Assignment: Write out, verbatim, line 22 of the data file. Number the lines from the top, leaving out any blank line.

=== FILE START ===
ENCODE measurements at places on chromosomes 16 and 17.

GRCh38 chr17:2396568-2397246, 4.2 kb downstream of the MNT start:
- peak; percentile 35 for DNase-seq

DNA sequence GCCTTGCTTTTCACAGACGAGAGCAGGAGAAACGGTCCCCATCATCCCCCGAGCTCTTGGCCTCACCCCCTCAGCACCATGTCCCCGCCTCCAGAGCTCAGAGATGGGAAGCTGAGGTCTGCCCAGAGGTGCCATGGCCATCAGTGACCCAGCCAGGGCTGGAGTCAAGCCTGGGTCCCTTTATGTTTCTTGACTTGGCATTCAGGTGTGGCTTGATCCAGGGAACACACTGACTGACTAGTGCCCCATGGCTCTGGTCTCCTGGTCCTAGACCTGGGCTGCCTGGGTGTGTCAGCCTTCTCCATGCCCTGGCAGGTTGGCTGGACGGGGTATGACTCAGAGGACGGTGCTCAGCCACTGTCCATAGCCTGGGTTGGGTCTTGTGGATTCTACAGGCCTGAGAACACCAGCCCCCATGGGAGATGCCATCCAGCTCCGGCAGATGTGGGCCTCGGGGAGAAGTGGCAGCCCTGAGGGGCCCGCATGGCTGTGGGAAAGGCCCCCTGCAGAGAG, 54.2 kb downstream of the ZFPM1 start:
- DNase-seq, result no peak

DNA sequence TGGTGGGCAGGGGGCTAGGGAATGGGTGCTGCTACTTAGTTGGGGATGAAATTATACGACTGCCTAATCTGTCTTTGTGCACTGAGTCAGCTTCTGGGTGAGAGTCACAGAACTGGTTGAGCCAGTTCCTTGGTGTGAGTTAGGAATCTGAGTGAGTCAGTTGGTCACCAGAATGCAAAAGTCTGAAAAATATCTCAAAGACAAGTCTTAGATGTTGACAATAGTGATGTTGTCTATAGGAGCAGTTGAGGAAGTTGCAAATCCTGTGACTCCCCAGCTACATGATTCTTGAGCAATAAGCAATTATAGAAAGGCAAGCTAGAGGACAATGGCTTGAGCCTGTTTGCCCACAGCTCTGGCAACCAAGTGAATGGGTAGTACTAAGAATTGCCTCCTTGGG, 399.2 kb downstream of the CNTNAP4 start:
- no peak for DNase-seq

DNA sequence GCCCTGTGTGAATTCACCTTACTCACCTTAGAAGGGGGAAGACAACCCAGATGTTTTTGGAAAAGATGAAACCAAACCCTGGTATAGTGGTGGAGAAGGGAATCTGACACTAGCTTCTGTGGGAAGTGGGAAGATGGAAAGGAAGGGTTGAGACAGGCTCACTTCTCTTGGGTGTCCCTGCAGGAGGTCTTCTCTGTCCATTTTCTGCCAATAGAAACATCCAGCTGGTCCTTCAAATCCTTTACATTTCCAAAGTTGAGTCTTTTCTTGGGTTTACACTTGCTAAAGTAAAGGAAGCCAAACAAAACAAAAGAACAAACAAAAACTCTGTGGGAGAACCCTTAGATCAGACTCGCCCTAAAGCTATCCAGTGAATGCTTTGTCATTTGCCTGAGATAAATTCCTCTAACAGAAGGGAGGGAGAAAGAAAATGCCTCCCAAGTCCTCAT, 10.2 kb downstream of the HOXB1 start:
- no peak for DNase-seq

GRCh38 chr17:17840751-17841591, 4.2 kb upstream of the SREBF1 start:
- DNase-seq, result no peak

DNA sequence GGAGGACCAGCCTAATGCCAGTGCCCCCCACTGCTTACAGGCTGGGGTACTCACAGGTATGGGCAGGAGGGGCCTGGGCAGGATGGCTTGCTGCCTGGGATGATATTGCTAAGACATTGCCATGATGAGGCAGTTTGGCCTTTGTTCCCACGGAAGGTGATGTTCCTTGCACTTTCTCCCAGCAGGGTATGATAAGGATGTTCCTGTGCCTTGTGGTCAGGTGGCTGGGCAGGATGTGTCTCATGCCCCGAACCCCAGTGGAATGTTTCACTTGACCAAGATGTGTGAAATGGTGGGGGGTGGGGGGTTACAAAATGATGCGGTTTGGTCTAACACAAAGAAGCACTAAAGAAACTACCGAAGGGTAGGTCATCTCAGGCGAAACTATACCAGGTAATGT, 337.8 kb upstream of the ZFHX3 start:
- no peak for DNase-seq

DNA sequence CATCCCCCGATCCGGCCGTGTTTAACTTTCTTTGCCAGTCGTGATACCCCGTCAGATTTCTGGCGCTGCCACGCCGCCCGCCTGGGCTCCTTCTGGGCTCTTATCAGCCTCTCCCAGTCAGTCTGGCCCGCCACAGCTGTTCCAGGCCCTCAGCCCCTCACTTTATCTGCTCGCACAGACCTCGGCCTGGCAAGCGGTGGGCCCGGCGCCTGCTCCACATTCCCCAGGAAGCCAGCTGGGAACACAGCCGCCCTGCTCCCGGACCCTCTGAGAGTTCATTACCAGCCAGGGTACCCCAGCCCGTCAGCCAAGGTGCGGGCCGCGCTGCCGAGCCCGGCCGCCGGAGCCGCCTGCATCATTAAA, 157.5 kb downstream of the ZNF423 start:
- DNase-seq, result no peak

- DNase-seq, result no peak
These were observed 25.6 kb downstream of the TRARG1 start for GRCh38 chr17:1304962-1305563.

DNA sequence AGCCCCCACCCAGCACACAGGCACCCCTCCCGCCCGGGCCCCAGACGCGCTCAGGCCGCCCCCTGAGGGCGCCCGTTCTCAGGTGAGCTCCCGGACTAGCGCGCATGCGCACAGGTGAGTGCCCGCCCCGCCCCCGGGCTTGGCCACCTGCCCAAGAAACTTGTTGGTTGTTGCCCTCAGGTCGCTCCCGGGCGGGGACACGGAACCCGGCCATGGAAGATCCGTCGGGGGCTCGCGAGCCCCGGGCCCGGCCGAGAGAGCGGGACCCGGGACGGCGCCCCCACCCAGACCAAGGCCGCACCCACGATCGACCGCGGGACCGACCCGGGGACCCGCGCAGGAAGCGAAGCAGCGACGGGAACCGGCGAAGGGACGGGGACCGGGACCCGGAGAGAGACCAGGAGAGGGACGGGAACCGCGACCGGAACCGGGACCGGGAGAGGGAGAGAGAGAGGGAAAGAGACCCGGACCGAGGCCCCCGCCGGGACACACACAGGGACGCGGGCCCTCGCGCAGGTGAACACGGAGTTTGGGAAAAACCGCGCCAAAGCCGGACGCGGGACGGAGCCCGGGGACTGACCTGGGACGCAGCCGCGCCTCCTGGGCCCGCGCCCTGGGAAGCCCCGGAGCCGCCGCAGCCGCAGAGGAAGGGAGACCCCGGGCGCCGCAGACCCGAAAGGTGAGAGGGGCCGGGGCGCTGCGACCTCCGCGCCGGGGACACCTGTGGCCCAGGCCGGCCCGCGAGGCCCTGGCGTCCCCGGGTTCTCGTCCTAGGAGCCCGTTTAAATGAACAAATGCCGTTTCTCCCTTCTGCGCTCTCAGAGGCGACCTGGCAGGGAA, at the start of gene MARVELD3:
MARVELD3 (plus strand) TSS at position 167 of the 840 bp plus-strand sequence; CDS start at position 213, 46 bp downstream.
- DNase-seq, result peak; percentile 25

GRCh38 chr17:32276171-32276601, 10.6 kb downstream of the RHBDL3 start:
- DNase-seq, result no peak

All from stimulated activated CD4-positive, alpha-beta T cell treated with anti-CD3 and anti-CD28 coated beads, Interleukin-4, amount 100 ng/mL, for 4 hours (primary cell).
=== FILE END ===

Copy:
- DNase-seq, result no peak